Grant Munro started FlashStock in 2013 to help big companies produce content (photos, videos) for advertising campaigns. In 2015, Instagram exploded, and online marketers became desperate for more content, which helped fuel Munro's business from a handful of employees in 2014 to more than 100 in 2017. That's about when Munro agreed to sell FlashStock to Shutterstock for $65 million.
Griffin Thall and Paul Goodman, two Southern California friends traveling through Costa Rica on a post-college graduation trip in 2010, crossed paths with two bracelet artisans, Jorge and Joaquin, who were living in poverty. Jorge and Joaquin made beautiful, colorful handmade bracelets that seemed to capture the essence of their journey. Thall and Goodman asked the artisans to make 400 bracelets to take home with them.
Nick Gray built Museum Hack, a company that offers fun museum tours in major cities, to almost 3 million dollars in annual revenue when he had an idea.
Pathfinder Health offered software to therapists helping patients with Autism. The company founder was creative, but the company had reached a plateau.
In the last two weeks, we’ve seen a passenger jet shot out of the sky. A super-bug has emerged in Asia. A bun fight in the democratic primaries which will look like a schoolyard tussle compared to the bare-knuckle cage match we’re about to witness in the race to become — or remain — the leader of the free world.
When Scott Raymond started buying real estate, he looked for a property management company to maintain his buildings. He couldn't find anyone to care as much as he did, so Raymond decided to start his own property management business.
Wes Winham was a co-founder and shareholder in PolicyStat, a software company that helps hospitals keep track of their Standard Operating Procedures (SOPs), including everything from dress codes to how to handle life and death procedures.
Marc-Andre Seguin launched JazzGuitarLessons.net in 2009 to share his knowledge as a guitar teacher.
Dr. David Bach is a Harvard-trained scientist, physician, and serial entrepreneur.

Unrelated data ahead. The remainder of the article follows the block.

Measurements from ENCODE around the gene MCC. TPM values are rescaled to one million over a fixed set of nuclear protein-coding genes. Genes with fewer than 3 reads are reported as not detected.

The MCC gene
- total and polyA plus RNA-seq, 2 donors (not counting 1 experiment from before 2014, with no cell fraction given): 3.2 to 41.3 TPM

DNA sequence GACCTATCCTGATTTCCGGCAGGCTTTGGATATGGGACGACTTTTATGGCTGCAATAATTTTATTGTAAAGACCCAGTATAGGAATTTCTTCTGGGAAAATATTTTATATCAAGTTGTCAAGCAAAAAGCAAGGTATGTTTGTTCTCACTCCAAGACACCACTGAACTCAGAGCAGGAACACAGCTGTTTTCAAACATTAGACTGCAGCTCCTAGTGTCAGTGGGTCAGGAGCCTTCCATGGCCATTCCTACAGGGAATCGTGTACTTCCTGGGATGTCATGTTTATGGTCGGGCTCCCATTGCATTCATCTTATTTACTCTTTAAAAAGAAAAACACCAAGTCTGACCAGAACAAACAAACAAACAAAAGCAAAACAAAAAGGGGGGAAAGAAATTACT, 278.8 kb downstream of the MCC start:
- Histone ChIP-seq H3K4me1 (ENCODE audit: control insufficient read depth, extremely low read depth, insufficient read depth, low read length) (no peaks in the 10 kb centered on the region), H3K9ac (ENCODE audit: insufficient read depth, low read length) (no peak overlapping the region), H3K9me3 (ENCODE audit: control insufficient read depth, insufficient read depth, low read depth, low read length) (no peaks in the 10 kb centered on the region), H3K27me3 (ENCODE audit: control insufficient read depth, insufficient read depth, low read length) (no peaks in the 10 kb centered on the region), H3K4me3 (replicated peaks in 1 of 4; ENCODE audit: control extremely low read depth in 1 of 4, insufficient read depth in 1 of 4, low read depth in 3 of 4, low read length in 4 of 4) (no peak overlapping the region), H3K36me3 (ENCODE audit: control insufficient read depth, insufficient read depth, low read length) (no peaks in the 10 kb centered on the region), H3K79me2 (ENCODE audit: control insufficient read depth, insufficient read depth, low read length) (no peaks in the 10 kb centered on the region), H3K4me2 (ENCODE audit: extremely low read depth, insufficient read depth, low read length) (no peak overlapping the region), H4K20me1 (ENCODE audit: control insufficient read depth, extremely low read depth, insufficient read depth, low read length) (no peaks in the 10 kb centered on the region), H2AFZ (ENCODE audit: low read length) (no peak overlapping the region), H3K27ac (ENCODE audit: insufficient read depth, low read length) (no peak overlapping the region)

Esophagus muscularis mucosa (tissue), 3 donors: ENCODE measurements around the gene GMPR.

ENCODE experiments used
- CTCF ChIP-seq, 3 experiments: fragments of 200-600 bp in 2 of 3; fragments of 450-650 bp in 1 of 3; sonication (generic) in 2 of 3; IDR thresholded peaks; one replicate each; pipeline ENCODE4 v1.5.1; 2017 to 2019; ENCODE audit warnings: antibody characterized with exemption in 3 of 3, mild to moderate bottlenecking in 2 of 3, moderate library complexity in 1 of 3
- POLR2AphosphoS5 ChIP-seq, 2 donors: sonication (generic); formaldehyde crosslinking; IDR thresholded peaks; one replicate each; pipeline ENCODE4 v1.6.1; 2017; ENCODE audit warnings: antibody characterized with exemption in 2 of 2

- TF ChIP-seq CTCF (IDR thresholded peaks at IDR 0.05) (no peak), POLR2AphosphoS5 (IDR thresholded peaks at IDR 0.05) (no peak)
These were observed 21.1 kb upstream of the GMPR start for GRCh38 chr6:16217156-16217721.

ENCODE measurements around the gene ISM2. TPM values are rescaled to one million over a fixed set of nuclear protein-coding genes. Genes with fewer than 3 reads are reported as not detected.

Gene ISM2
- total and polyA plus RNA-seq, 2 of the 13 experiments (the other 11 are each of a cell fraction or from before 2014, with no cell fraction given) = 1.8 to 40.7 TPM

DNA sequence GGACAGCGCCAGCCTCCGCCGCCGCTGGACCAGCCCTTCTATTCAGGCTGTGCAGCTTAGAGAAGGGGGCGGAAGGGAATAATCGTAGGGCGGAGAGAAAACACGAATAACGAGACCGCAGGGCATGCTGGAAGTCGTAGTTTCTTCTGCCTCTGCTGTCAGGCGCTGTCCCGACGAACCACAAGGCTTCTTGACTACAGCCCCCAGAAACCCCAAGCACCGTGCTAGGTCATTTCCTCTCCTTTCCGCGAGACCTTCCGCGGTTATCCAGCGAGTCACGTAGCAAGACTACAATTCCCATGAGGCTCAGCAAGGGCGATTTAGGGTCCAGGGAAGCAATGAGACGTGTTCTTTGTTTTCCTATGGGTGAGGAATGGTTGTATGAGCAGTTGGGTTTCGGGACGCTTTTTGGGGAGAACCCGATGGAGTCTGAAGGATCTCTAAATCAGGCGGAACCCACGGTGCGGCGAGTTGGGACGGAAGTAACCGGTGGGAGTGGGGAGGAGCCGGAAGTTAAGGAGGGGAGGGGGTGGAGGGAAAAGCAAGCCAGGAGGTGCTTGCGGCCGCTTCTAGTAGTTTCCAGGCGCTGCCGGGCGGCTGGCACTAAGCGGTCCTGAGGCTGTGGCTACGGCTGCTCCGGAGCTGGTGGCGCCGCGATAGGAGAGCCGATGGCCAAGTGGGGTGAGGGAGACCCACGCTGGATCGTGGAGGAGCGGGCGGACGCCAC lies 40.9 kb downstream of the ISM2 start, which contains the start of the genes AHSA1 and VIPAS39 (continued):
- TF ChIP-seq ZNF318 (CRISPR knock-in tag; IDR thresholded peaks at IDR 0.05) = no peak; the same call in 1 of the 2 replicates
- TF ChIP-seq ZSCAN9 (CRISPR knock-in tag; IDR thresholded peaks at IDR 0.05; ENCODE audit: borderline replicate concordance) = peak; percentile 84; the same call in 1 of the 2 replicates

Zain Hasan started an insurance agency called National Insurance Consulting Group (NICG), in 2014.
Jean-Eric Plamondon was in the scrap metal business where the stereotypical operator is a shady character buying metal by the ton with a blow torch in one hand and a wad of cash in the other.
Michael Houlihan and Bonnie Harvey built Barefoot Cellars to sales of more than 600,000 cases of wine per year when they got the attention of R&J Gallo, America’s largest winemaker.
In 2013, Alex McClafferty co-founded WP Curve, a company that provided IT support for people with a WordPress site.
Starting from humble beginnings, Sherry Deutschmann built LetterLogic into a $40 million juggernaut which she sold recently for more than seven times EBITDA.
Ian Silverberg was considering acquiring a health club when he discovered a surprising lease that all but guaranteed his acquisition would be a winner.
Luxer One went from around $1 million in sales in their first year to an incredible $37 million in 2018 without suffering the dilution of accepting a round of venture capital in part by charging property managers up front for his system. Here’s how he did it.
Tom Pisello built Alinean, a consulting company which offered a set of tools to help salespeople express the value of picking their solution. The business was cruising with about half of its revenue coming from recurring licensing fees and the other half from consulting when disaster struck the Pisello’s family.
Sunny Vanderbeck was growing Data Return 40% every quarter when he took the company public in 1999 on the way to a market capitalization of more than $3 billion. Until the bubble burst.
O’Neil-Dunne was able to patent his technology and create a competitive advantage by learning the “patois” of his industry. Here’s how.
In 1999, Peter Kelly was at Stanford business school when he and two partners spotted an opportunity to remake an industry – used cars.
Mark Deutschmann started Village Real Estate in 1996 and by 2018 he had grown it to 350 salespeople. Then six of his agents decided to compete with him. Anyone would be upset, but you’ll be surprised at what Deutschmann did next.
Glenn Grant always assumed he would sell his company for a multiple of EBITDA… until private equity firms started talking multiples of revenue. He decided to learn more.
After falling ill, Nation Leagues owner, David Heimlich, needed to sell his business – but to his surprise, it was worthless. He learned the hard way why you can’t be the center of the business.
When Tommy Berretz had his successful swimming pool company valued, he had just one (big) problem: he didn’t like what he found out.